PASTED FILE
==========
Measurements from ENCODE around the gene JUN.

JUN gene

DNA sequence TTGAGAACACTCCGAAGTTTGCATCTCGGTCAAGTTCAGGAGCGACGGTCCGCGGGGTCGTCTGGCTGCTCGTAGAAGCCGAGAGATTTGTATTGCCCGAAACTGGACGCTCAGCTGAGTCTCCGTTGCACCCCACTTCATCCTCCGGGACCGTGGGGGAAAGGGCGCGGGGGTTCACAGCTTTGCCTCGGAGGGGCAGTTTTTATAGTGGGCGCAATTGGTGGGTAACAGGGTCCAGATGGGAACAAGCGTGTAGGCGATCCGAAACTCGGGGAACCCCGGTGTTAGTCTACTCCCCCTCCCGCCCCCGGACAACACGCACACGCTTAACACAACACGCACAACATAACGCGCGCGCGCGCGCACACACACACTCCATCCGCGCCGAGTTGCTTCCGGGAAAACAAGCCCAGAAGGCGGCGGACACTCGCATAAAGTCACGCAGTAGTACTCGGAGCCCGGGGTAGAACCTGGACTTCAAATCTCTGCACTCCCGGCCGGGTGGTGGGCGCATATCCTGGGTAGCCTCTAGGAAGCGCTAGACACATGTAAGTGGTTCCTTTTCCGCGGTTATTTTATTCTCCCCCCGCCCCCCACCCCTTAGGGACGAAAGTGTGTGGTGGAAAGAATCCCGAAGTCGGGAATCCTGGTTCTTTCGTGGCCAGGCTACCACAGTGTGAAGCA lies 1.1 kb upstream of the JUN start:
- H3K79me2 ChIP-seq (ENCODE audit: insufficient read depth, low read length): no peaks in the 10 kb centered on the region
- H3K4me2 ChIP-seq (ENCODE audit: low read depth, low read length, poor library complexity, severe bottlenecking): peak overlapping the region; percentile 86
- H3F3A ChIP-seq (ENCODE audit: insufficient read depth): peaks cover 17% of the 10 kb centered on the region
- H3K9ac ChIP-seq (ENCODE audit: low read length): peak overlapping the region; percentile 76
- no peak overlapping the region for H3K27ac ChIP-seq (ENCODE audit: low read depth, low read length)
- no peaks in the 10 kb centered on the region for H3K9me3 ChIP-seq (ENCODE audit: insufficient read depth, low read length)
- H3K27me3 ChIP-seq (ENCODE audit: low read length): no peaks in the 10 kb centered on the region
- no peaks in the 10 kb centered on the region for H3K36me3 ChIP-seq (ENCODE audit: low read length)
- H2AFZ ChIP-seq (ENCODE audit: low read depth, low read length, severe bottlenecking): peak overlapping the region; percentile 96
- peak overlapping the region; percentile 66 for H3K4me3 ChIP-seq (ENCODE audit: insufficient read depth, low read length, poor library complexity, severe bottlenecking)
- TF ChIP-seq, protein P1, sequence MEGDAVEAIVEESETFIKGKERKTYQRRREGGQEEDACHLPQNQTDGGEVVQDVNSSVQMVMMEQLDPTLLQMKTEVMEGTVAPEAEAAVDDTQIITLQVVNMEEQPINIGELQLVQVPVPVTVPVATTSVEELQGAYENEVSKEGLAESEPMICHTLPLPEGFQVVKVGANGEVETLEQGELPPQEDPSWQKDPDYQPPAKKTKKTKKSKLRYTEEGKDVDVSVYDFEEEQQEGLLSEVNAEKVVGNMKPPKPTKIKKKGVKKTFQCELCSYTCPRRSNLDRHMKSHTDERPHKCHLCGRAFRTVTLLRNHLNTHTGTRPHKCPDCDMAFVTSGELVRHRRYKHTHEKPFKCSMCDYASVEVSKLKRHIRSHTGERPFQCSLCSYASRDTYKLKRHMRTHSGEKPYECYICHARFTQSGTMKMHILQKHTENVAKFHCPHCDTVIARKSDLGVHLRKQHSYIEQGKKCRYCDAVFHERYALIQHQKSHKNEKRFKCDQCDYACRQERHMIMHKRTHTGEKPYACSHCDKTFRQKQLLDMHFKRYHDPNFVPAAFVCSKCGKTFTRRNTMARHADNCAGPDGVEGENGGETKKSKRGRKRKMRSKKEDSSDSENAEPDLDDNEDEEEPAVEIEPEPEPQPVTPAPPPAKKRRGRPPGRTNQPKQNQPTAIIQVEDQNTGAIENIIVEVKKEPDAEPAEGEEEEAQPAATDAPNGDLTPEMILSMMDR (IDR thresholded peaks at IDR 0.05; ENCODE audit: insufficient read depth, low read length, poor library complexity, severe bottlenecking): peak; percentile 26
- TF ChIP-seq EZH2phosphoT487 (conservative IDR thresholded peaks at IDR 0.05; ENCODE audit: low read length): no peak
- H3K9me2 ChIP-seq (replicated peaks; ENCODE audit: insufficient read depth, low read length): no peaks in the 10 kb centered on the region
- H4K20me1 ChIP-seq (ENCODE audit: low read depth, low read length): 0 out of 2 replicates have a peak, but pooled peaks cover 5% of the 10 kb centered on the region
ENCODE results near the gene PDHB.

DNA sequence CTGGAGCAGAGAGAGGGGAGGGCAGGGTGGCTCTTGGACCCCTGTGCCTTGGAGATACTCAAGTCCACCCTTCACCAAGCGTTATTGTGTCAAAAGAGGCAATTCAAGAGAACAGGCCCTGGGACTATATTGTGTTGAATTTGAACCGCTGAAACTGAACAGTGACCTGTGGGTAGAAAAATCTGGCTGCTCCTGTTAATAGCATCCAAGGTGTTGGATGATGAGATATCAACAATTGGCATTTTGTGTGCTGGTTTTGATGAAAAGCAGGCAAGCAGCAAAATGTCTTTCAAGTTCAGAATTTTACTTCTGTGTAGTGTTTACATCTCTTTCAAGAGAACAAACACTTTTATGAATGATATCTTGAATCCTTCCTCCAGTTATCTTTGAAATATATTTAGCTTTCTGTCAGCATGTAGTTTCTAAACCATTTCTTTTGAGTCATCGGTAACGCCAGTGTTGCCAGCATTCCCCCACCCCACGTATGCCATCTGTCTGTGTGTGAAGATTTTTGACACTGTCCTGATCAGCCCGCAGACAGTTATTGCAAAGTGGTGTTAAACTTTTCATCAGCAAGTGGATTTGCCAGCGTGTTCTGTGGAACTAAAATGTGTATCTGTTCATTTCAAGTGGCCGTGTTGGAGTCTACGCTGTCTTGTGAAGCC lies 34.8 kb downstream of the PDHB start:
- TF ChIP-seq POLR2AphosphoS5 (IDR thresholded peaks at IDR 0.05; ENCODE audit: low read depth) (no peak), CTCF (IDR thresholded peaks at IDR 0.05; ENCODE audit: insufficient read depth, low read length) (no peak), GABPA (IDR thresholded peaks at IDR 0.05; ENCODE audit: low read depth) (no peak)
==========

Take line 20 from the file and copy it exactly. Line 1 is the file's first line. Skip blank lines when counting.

- TF ChIP-seq POLR2AphosphoS5 (IDR thresholded peaks at IDR 0.05; ENCODE audit: low read depth) (no peak), CTCF (IDR thresholded peaks at IDR 0.05; ENCODE audit: insufficient read depth, low read length) (no peak), GABPA (IDR thresholded peaks at IDR 0.05; ENCODE audit: low read depth) (no peak)